In the previous column, the author outlined the legal features of the Consolidated Fund and Government Deposit Accounts held with the central bank. As indicated in the previous article, today, the author shall examine the Consolidated Fund (CF) balances and that of Government Deposit Accounts.Having examined data from the Auditor General’s Report for the period 1995-2017, it was noted that the Consolidated Fund has almost always had a deficit balance except for the years 2004-2007 when the new Consolidated Fund was created, those years, the Account recorded positive balances of $6.4 billion in 2004, $6 billion in 2005, $17.4 billion in 2006, and $19.2 billion in 2007. However, when combined with the old Consolidated Balance, the net effect resulted in a deficit, which was not reconciled since 1988. This was in the height of the period when Guyana’s economy was in a bankrupt state. In 1995, the CF recorded the lowest deficit balance of $22.4 billion, while the highest is recorded in 2017 of $136.7 billion. Notably though, for the period 1995-2014, the CF balance remained well below an $80 billion deficit, averaging at $46.6 billion deficit for the period 1995 to 2014.For the period 2015 to 2017, the CF balance went up from $76.7 billion deficit to $136.7 billion deficit, representing an increase of 79 per cent (it should be mentioned that while the Audit Report for 2018 is not yet published, it is suspected that the CF balance has exceeded or is close to some $200 billion deficit).To lend a somewhat more comprehensive analysis for the period, it would be prudent to examine the net position of Central Bank Financing to Government. In this respect, reference is made to the overdraft balances on Government Deposit Accounts with the central bank. While the CF is the primary bank account of the Government from which it withdraws monies to fund its social and economic development programme, which ought to be approved through the national budget, the Government Deposit Accounts are also utilised as another form of central bank credit. This trend only started in 2015 which continued to be the case to date.With the abovementioned in mind, by looking at the net central bank financing in which the balances in the Deposit Accounts are taken into consideration to derive a net effect, the data on these accounts for the period 1995 through 2014 showed that the Deposit Accounts have always recorded surplus balances with the lowest surplus balance in 1995 of $20 billion and the highest surplus balance recorded in the year 2010 of $69.7 billion, while the average surplus for that period was some $38 billion. As such, if these surplus balances were transferred to the CF, it would have ultimately reduced the deficit balances and even swing that Account (CF) into surplus balances for some years. In fact, by working the numbers, the CF together with Balances in the Deposit Accounts would have swung into surplus balances for the years 2006, 2007, 2009, 2010, 2011, 2012, and 2013 of $7.2 billion, $8.8 billion, $12 billion, $18.2 billion, $14.5 billion, $10 billion and $3.3 billion, respectively. In 2014, net central bank financing stood at $55.3 billion deficit, which went up to record high levels of $91.8 billion in 2015 to reach $163.2 billion at the end of 2017 – that is, the CF balance plus the overdraft balance in Deposit Accounts. Moreover, if these central bank deficit balances were to be added to the total stock of public debt, this would give rise to an increase from $345 billion in 2017 to $508.3 billion which would be about 76% of (2017) GDP.To be continued…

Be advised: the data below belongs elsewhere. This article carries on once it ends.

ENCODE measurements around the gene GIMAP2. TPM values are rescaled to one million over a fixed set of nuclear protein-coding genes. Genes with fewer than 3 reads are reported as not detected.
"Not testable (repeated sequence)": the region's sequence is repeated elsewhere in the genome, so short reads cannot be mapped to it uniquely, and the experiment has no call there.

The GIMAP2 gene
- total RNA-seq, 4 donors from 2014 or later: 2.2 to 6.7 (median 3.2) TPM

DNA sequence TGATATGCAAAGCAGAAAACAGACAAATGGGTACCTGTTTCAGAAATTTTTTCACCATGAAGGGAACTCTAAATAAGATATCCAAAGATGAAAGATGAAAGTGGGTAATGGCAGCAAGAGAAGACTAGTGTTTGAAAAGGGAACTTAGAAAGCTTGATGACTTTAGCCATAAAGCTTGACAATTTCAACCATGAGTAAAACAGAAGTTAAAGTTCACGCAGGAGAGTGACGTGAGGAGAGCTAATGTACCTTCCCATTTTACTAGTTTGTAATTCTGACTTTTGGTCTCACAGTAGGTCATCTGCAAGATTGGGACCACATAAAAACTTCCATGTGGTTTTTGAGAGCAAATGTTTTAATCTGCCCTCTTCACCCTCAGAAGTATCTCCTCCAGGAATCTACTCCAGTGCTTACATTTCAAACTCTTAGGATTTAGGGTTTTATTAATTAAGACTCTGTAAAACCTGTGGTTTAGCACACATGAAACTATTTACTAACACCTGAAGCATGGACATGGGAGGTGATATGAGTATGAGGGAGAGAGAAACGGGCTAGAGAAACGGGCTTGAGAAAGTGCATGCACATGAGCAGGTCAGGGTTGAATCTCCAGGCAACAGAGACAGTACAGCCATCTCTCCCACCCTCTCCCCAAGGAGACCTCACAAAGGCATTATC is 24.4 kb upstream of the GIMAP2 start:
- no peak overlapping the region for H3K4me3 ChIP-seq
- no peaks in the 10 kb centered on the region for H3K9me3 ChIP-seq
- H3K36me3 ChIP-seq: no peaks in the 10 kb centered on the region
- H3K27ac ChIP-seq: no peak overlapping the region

During the weeklong celebrations of the 50th Jubilee Celebrations of our Independence from Britain, there has been a commendable focus on several institutions of independence – the constitution, and Presidency – but especially the symbols of modern “nationhood”: the flag, motto, National bird, animal, etc. But there is one institution that has received almost no mention even though it is one of the linchpins of Guyana’s independence: the Bank of Guyana (BoG).As with the army, it was formed in the year before independence because, just as the former was essential to guarding our physical sovereignty, the BoG was key to securing our economic security. On October 16, 1965, it was launched under the Ordinance that defined its goal: “Within the context of the economic policy of the Government, the Bank shall be guided in all its actions by the objectives of fostering monetary stability and promoting credit and exchange conditions conducive to the growth of the economy of Guyana.”Specifically it was now mandated to: “have the sole right to issue and redeem notes and coins; act as banker to the commercial banks; act as fiscal agent and trustee of a banker to the Government and; administer payment agreements entered into by the Government.”Most Guyanese today would not remember that at independence we stopped using bills and coins that had previously been issued by the British Caribbean Currency Board (BCCB) and used by other Caribbean territories.This money that is issued by our government is not backed by the possession of any physical asset such as gold as was done up to 1970 by the USA. It simply is used by citizens as money because the government so decrees and its value relative to the currencies of other countries is supposed to rise and fall with supply and demand for it just as with rice and sugar.This means, if for instance, the US (or countries that use US dollars) does not want to buy goods from us for which it has to use Guyana dollars, the demand for the latter will fall and reflected in its higher conversion rate for US dollars.During the 1970s as our economy collapsed the government kept on printing Guyana’s currency bills and we had a classic case of “too many dollars chasing too few goods” which results in the value of the currency dropping (inflation) – as does the conversion rate with other currencies (currency depreciation).The PNC government had to introduce currency to maintain an artificial conversion of G$2.50 to US$1. All such transactions had to pass through the BoG.The Government under President Desmond Hoyte began systematically devaluing the Guyana dollar vis a vis the US’s dollar to $4.86 in 1986 and eventually to $45 in 1990. By 1991 Hoyte removed currency controls and Cambios joined the BoG and other banks in currency conversions. The real value of the Guyana dollar (based on supply and demand) settled down to G$125 to US$1. In the following twenty years it depreciated further to hover around $200.Reacting to the disaster in allowing the government unbridled power to print money, and the evolving liberalised international financial environment, new regulations were passed to define the tasks of the BoG.The latest statement is: “Its primary purpose is to formulate and implement monetary policy so as to achieve and maintain price stability. The other major purpose is to foster a sound, progressive and efficient financial system. In the discharge of its functions the Bank strives to: Promote a sustained and non-inflationary growth of the economy; maintain the integrity and value of the Guyana dollar and secure the credibility of the financial system, including payments arrangements, through supervision and oversight.”Of recent, however, questions have been raised in jurisdictions similar to Guyana, whether Central Banks should not follow the US, where their “Fed” is also mandated to also facilitate “full employment” through its monetary policy.